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31.4: Types of fuel cells

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    Fuel cells are categorised according to their type of electrolyte, since it is the property-determining component. The six main types of fuel cells are outlined below.

    Fuel cell type







    Electrolyte type

    Polymeric ion exchange membrane

    Polymeric ion exchange membrane

    Immobilised alkaline salt solution

    Immobilised liquid phosphoric acid

    Immobilised liquid molten carbonate


    Operating temperature (°C)

    20 – 90

    30 – 100

    50 – 200



    500 – 1000

    Charge carrier







    Power range (W)

    1 – 100

    1 – 100k

    500 – 10k

    10k – 1M

    100k – 10M+

    1k – 10M+

    Applications and main advantages:

    Portable electronics

    Higher energy density than batteries and faster recharge.

    Cars boats and spaceships

    Zero emissions and higher efficiency.

    Domestic CHP

    Efficiency and reliability

    Distributed power generation, CHP, busses

    Efficiency, emissions and less noise

    Able to internally reform CH4
    (see Fuelling section)





    The phosphoric acid fuel cell (PAFC) is not covered in detail in this package. It was however the first type of fuel cell to be commercially produced and enjoys widespread terrestrial use. Many 200 kW systems are in place in USA and Europe.

    This package also doesn’t cover the alkaline fuel cell (AFC) in any detail. These particular cells use potassium hydroxide solution as the electrolyte. This means that any CO2 at the cathode, even the levels present in the air, will react with the OH in the solution to produce carbonates and prevent the cell functioning. This isn’t a huge problem in spacecraft, where pure oxygen can be supplied to the cathode reliably, but this characteristic flaw makes the AFC unsuitable for practical terrestrial use.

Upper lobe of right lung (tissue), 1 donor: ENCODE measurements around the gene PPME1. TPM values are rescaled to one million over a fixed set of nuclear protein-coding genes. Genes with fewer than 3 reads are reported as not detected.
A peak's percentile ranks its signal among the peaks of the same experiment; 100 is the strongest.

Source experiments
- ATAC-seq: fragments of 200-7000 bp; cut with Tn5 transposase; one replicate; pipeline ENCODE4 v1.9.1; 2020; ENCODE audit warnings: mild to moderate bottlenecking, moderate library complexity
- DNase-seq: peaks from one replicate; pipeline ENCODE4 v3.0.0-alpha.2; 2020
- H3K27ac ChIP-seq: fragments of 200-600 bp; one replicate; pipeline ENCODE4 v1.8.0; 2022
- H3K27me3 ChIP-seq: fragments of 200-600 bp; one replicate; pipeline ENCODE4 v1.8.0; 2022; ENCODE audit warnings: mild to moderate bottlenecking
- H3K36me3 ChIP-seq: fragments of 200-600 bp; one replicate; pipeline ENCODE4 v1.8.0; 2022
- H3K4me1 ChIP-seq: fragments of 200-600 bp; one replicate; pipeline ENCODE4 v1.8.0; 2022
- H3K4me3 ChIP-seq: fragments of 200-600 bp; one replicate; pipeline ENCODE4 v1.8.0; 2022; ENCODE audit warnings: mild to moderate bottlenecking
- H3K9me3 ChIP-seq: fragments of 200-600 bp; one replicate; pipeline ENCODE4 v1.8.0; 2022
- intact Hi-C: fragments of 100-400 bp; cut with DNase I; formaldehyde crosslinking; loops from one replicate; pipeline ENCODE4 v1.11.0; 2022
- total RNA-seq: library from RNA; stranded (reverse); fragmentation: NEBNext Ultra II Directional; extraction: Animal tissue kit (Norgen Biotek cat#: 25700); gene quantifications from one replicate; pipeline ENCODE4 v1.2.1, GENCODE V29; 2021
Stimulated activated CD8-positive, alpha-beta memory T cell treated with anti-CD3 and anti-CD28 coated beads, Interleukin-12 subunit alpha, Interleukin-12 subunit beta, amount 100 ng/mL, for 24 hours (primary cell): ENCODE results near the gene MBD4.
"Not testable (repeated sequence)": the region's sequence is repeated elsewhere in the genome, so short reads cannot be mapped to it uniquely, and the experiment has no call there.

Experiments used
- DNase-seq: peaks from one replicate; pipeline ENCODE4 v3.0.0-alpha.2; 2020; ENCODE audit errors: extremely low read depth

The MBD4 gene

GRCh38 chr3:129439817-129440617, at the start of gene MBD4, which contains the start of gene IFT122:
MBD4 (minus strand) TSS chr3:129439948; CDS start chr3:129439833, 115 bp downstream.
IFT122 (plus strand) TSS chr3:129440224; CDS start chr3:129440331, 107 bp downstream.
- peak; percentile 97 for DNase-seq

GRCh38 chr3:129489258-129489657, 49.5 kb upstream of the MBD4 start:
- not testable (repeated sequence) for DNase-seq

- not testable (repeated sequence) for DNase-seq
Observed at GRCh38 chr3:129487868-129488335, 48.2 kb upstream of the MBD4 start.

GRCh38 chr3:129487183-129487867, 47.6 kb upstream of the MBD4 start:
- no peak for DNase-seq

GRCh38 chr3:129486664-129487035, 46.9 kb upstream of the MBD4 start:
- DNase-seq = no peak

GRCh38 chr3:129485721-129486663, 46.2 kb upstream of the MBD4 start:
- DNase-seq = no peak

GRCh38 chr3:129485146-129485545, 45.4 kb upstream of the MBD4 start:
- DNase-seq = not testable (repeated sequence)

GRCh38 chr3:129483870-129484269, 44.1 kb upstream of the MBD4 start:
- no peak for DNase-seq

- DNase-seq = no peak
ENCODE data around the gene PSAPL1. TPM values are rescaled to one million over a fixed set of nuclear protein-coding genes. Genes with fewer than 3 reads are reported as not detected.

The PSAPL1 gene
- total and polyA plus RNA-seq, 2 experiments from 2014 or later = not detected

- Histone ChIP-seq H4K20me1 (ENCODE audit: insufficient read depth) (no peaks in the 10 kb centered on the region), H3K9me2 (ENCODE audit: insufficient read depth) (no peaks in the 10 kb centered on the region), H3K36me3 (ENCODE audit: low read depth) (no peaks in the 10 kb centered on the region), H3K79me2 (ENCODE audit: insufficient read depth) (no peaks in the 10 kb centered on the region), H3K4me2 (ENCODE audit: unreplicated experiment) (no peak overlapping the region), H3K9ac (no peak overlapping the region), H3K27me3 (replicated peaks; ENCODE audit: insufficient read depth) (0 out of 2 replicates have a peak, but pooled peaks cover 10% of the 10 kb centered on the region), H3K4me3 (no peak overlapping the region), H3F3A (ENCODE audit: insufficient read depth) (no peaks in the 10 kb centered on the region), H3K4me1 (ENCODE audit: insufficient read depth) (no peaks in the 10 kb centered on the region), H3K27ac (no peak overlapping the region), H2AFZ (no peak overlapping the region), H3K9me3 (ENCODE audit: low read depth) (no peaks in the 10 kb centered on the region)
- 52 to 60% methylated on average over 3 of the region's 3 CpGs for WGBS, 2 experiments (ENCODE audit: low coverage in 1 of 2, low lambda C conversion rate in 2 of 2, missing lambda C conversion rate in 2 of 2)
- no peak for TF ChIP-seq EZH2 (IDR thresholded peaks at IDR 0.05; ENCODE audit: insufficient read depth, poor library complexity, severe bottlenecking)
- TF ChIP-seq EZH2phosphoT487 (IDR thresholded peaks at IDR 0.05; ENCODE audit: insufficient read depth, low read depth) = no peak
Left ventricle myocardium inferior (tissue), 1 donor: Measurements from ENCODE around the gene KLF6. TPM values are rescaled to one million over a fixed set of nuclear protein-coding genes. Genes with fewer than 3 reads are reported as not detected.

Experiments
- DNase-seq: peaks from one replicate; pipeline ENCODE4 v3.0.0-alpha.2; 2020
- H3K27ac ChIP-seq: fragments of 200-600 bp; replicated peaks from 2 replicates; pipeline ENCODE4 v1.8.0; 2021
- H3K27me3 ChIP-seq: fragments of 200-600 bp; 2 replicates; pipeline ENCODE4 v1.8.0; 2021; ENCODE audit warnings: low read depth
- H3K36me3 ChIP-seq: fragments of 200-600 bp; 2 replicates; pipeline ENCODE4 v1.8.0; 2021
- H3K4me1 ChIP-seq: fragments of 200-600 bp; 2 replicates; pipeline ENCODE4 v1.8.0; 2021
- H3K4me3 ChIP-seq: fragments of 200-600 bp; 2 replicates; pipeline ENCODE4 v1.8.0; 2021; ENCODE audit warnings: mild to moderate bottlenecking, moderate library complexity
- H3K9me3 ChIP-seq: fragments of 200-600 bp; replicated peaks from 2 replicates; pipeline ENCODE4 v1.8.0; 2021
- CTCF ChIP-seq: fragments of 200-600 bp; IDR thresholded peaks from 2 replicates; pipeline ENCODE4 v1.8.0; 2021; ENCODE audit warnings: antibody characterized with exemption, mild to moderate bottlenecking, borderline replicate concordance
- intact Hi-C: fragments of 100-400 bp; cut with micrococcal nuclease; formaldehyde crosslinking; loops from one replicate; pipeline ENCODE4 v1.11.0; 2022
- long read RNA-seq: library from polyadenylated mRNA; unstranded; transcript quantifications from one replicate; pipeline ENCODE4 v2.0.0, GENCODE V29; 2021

The diagram below shows the mechanisms by which the different fuel cell types operate:


    What’s the catch?

    As fossil fuel resources become more and more pressed upon to deliver the worlds energy needs, as CO2 and global warming loom ever nearer and as cities become ever increasingly crowded with polluting automobiles the fuel cell seems to offer a golden solution to the world's energy problems. It’s efficient, it’s clean, hydrogen can be produced by renewable energy and the technology wouldn’t require any huge change in our way of life.

    So why don’t we all drive fuel cell cars already? The technology has two fundamental flaws:

    • Slow reaction rate, leading to low currents and power.
    • Hydrogen is not a readily available, or easily stored fuel.

    We’ll discuss ways of getting around these problems in the package. Each type of fuel cell has a different solution, but also brings its own set of difficulties.

    Temperature differences

    High temperature cells (solid oxide and molten carbonate electrolytes) operate by very different mechanisms to low temperature cells, and have different applications accordingly. The requirements of the “balance of plant” (i.e. the additional fuel processing equipment necessary to fuel a fuel cell) are also different. We therefore split the TLP in two and consider high temperature cells separately from low temperature cells.

    This page titled 31.4: Types of fuel cells is shared under a CC BY-NC-SA 2.0 license and was authored, remixed, and/or curated by Dissemination of IT for the Promotion of Materials Science (DoITPoMS) via source content that was edited to the style and standards of the LibreTexts platform; a detailed edit history is available upon request.

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